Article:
Starring Brendan Fraser, Sadie Sink, Hong Chau
Scott’s Review #1,328
Reviewed December 28, 2022
The Whale (2022) is the latest film from director Darren Aronofsky, a filmmaker that I have been a big fan of since viewing the disturbing Requiem for a Dream in 2000. That film made me cringe and squirm in the best possible ways.
His knack for creating psychologically dark yet enthralling films continued with The Wrestler (2008), Black Swan (2010), and mother! (2017).
Any release by Aronofsky will be watched by yours truly though I am well aware I will likely leave the theater drawing deep breaths and trying not to feel disgusted. On the flip side, there is a good bet that I will feel titillated and secure that I have seen something with artistic distinction.
Not an easy watch, The Whale left me satisfied, in an Aronofsky way, but recognizing the overwhelming dirtiness and nastiness of the supporting characters and the pitiful nature of our protagonist, a good, decent guy.
Charlie (Brendan Fraser) is an obese, six-hundred-pound English teacher who makes his living teaching online classes from the safety of his meek apartment. Embarrassed by his weight he refuses to ever turn on his camera.
Racked with guilt over abandoning his family and grieving the loss of the male partner he left them for, Charlie is slowly eating himself to death. Over a week, he tries to find redemption when he reconnects with his angry teenage daughter.
He is cared for by a night nurse and the sister of his deceased partner named Liz (Hong Chau) while visited by a church missionary, Thomas (Ty Simpkins), and his estranged daughter Elle (Sadie Sink, and his ex-wife, Mary (Samantha Morton).
Let’s just give Brendan Fraser the Oscar right now. His performance is a major reason to see the film and he envelopes himself in the role while making a ‘comeback’ to the Hollywood circle.
The actor does more than wear a fat suit. He delivers an emotional turn as a lost soul who has spiraled out of control since his partner’s death. A recluse, he wheezes and struggles to walk to the bathroom while downing two meatball subs with extra cheese for lunch and two pizzas for dinner.
In a heartbreaking scene, he goes on an eating binge fueled by anger, vomiting it all up soon after. Charlie is a kind and decent person, having faced demons most of his life and trying to live out his final days in peace. He is suffering from heart failure and will not go to the hospital.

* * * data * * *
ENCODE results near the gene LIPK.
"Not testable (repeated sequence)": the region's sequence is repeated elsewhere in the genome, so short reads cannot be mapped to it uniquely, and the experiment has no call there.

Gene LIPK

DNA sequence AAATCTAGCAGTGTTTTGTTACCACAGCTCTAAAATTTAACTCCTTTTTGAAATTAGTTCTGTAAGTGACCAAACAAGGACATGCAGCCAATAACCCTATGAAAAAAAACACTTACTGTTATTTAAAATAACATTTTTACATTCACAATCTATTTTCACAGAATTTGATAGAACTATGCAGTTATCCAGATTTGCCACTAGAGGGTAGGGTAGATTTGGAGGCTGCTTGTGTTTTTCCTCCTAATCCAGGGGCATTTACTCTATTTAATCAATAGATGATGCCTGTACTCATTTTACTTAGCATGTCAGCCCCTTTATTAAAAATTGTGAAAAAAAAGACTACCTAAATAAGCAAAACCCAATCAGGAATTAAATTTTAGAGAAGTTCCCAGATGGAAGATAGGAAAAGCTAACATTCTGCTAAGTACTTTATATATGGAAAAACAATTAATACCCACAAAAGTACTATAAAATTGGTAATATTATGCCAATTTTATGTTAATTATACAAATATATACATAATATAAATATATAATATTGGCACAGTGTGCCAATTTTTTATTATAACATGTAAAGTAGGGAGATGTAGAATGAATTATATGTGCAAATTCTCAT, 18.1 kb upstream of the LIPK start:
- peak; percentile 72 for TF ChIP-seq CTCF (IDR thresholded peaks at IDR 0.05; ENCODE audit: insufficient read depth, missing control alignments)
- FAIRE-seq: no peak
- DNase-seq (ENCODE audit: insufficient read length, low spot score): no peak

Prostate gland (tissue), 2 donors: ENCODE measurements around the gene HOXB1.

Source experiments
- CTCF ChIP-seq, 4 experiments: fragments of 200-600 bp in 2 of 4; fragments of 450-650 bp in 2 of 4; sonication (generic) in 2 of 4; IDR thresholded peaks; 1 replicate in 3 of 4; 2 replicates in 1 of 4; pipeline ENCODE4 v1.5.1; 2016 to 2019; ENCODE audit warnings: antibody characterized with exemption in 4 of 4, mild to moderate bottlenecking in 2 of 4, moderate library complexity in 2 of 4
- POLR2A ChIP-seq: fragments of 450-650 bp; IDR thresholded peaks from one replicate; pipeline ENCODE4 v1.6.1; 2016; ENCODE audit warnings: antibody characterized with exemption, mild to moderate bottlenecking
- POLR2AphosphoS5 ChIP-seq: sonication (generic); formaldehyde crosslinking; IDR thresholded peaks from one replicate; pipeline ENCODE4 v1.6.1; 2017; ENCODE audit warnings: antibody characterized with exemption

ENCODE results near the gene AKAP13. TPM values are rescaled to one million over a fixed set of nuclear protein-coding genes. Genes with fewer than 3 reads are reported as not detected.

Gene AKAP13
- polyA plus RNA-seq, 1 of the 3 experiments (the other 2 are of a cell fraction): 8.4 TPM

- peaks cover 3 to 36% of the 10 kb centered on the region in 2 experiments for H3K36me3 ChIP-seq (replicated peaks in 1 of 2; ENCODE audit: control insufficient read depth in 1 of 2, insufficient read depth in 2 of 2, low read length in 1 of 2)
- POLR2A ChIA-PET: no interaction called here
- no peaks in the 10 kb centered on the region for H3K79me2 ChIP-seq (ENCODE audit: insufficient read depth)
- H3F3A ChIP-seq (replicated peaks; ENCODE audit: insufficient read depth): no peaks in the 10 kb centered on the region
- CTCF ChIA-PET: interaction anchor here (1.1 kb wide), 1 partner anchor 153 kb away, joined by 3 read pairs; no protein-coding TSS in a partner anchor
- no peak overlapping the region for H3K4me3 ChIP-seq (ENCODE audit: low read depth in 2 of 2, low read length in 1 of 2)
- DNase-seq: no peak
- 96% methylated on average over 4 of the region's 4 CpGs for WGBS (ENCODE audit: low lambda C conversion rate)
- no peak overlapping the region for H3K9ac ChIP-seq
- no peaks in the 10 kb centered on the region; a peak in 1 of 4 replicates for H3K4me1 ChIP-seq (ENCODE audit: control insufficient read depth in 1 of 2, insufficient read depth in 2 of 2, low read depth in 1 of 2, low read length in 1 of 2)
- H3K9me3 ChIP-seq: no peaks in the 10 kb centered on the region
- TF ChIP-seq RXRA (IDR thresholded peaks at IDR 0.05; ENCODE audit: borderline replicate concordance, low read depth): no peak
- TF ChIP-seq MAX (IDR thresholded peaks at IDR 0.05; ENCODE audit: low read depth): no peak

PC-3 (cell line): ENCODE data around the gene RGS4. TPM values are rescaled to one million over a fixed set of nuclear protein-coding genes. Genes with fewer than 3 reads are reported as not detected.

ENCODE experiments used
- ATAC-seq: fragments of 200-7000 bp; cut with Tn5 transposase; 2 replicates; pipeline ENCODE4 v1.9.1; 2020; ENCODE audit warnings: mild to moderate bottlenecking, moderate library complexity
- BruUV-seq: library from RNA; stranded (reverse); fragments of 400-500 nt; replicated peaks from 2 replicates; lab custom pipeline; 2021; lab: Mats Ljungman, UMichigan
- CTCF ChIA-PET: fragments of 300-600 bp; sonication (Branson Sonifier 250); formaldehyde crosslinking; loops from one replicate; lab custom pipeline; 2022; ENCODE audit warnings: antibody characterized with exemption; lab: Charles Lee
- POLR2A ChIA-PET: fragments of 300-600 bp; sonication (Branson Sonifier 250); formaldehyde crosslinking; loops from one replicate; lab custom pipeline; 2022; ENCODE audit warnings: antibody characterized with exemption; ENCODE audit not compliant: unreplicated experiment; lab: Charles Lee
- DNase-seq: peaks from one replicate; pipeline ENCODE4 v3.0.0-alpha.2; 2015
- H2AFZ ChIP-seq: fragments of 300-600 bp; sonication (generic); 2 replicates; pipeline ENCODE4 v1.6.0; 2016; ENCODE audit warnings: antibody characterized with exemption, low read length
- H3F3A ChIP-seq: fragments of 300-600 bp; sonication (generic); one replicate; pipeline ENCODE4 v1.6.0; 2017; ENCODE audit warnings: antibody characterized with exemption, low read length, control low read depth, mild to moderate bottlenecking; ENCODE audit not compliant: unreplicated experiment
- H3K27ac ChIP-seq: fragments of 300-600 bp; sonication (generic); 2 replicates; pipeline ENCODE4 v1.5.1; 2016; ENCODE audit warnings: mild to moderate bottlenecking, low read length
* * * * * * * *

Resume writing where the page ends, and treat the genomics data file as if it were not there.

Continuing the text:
Fraser seamlessly delivers the best work of his career. He channels the proper emotional honesty that makes the character believable. He is hurting and the audience is along for the ride in his journey to find purpose before the inevitable occurs.
Before I criticize the supporting characters, I’ll stress that the acting by Sink, Morton, Chua, and Simpkins is excellent. Any award recognition provided to any of them will be well-deserved. For upstarts like Sink and Simpkins, this could be the boost to a lengthy career.
With that said, the cruelty heaped on Charlie is astonishing and difficult to watch making the characters of Elle and Mary unlikable. Thomas and Liz are a bit better until Thomas reveals that both Charlie’s weight and sexual orientation disgust him.
Liz is Charlie’s best friend and the most relatable but she is unnecessarily harsh with him when he chokes on food and doesn’t exude much warmth. Of course, she has her demons like the other characters.
A controversy regarding The Whale has emerged and there is a certain ‘fat shaming’ to be endured. If I were overweight I would not see the film since the face stuffing and cruel fat criticisms are part of the experience.
I ruminated throughout The Whale how easily it could be a stage version. Only one set, Charlie’s dark and dusty apartment in rural Idaho is used and only five principal characters exist.
Fraser’s performance is pure genius and worth the price of admission but there is difficulty with some other aspects of The Whale (2022).
Aronofsky fans should see the film but fairweather fans or non-fans should be forewarned that the film is a heavy and depressing journey.
Oscar Nominations: Best Actor-Brendan Fraser, Best Supporting Actress-Hong Chau, Best Makeup and Hairstyling